One of last year's most popular posts was entitled Playtesting Success and Mobile Development, which is an apt title for this week too.
I'll start with the playtesting. Last week I'd come up with a new version of Zombology on the train to Sheffield and then constructed it last weekend. Games Night was cancelled due to The Daughter being ill again (I'm thinking of suing the nursery ;-) ), but I managed to arrange a playtest session at work on Wednesday lunchtime. Six us of sat down to play Zombology and because it's very quick we played a couple of games.
I'd made a bunch of changes to Zombology to combat some of the most frequent criticisms:
- It's not very zombie
- I've no idea how many rounds are left
- The two different types of cards are confusing
The games went quite quickly and it was clear that introducing a round track and the events and upgrades had boosted the theme quite a lot (though at the detriment of the science theme, which was much less evident). There was much less confusion about the types of cards too.
As with any major change to a design it introduced a bunch of new problems which I addressed over the weekend - I've a new new version now which I'll be testing this week:
In related news, I've given up on the artist for the NaGa DeMon winners' copies of Zombology, I'm going to send the the new version as a prize instead - they all seem happy with that.
On the app development front, I've started a new app too.
Last year I got a Nokia Lumia 920 Windows Phone. As far as I can tell The Wife, Hoops and I are the world's only three Windows Phone owners. There aren't anywhere near as many apps for it as there are for iOS and Android, but I bought it because in the day job I write software in C# and XAML and I could write apps for it in C# and XAML.
My job title is technically Project Manager and Software Engineer, and since our takeover by a large American corporation last August it's been leaning more towards Project Management. Coupled with the chronic and acute sleep deprivation my programming skills are fast atrophying, so being able to do some app development in my spare time to keep my hand in has been a good thing. Last year it was an app to help set up and record games of Codename: Vacuum, this year it's an app to try to streamline games of FireFly: The Board Game.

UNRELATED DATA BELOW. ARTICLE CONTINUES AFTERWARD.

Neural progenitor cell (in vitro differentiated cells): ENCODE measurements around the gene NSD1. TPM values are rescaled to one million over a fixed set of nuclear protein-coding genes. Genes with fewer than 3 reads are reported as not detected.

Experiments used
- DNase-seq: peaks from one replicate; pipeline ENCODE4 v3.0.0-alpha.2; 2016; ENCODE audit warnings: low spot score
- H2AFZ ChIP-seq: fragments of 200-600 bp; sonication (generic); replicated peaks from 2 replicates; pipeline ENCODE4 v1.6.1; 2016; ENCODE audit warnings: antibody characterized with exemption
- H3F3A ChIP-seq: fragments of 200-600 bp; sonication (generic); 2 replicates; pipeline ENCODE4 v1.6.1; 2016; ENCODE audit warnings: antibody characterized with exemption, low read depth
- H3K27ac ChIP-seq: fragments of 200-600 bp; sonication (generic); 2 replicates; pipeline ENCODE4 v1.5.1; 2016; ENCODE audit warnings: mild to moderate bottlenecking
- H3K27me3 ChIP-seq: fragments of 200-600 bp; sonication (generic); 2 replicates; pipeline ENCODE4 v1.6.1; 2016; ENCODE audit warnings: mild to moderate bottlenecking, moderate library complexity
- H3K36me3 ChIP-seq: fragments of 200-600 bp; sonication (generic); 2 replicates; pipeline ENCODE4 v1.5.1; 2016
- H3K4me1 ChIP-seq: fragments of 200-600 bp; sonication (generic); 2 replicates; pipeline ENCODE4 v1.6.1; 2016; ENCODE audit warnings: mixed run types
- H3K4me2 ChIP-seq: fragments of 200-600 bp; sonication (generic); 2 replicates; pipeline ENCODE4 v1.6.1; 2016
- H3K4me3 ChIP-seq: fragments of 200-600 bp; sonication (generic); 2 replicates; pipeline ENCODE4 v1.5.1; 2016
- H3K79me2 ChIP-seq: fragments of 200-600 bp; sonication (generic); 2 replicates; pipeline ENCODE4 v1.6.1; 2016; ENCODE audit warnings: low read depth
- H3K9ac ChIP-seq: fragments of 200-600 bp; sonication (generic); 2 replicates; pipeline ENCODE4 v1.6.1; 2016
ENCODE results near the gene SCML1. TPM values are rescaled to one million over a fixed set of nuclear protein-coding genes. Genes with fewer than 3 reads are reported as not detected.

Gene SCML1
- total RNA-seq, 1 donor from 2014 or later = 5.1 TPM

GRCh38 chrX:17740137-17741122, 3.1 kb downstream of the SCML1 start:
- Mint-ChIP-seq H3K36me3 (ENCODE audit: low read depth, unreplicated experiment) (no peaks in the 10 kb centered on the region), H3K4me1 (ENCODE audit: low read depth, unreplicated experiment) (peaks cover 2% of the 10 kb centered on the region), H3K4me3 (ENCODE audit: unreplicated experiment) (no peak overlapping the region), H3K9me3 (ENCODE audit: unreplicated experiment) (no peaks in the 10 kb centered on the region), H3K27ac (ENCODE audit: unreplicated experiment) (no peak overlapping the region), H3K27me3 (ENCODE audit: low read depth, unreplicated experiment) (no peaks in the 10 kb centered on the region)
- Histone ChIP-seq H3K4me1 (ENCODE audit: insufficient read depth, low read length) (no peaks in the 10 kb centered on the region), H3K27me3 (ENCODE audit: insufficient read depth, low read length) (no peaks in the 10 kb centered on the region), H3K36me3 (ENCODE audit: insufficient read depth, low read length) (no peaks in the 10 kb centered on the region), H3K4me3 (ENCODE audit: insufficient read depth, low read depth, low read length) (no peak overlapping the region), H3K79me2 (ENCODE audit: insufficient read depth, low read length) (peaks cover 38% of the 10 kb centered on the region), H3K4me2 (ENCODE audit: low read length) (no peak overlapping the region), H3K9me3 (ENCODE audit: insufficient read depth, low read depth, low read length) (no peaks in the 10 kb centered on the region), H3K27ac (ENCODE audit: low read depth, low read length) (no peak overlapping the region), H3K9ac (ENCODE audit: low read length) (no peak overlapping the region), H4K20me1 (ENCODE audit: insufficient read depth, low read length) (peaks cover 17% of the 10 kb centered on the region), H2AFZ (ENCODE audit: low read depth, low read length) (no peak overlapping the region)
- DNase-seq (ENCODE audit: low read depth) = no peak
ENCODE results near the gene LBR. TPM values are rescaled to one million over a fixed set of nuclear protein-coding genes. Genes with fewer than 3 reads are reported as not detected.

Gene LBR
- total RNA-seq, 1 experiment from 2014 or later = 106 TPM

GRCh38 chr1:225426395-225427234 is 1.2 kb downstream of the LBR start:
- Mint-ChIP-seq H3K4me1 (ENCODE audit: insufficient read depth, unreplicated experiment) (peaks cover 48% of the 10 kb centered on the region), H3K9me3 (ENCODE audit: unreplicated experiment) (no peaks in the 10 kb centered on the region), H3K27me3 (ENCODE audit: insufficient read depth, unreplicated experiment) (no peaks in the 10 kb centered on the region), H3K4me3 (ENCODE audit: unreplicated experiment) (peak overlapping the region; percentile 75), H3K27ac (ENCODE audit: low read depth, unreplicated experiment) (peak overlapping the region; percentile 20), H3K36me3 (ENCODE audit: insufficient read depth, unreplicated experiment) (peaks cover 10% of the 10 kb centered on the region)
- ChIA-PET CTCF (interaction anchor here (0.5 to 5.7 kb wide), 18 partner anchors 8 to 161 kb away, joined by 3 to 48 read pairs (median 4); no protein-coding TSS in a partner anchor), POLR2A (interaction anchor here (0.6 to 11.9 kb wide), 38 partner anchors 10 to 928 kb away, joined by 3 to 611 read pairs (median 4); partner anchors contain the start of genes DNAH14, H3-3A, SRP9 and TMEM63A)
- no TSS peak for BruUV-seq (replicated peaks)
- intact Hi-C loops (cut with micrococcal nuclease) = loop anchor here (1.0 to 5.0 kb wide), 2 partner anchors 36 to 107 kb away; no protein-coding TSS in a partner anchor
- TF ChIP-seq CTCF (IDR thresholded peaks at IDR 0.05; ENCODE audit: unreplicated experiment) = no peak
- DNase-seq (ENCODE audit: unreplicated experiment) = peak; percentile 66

While The Wife and The Daughter were away in January I got a chance to play Firefly: The Board Game. I then bought a copy and played it again at Games Night with my chums. I'm a huge fan of the TV series and the game is incredibly thematic, but one of the biggest criticisms I've heard of it is that it goes on too long. My two plays have been 2:20 and 4 hours, which seeing that Games Night only lasts four hours is a bit long for me really. Experienced players say they've got it down to under two hours (like it says on the box), but it'll be a struggle. especially while people are learning the game.
One of the clunkiest bits is movement. Each round you have a choice of 'moseying' one space (way too slow!) or going 'full burn' and moving up to five spaces, at a cost. The cost comes via a deck of Nav cards that tell you what happens in each space. So if you want to move five spaces you move a space, flip a card and resolve it, move a space, flip a card and resolve it, five times! Most of these cards are 'Keep Flying' which you can ignore - they have no effect. But just the act of moving then flipping slows you down.
So I've written a little app which I hope will streamline things. It shows Alliance and Border Space as two columns and you just click on the number of spaces you want to move and it will colour the spaces in between green (Keep Flying) or Red (something else). To use it, I'll have to take all of the Keep Flying cards out of the two Nav decks so you can just draw when the space goes red.
There's been some interest on Twitter about it (though not of course from Windows Phone users, I've got that market covered) and I'm hoping to try it out this week at Games Night assuming I can find some willing Browncoats...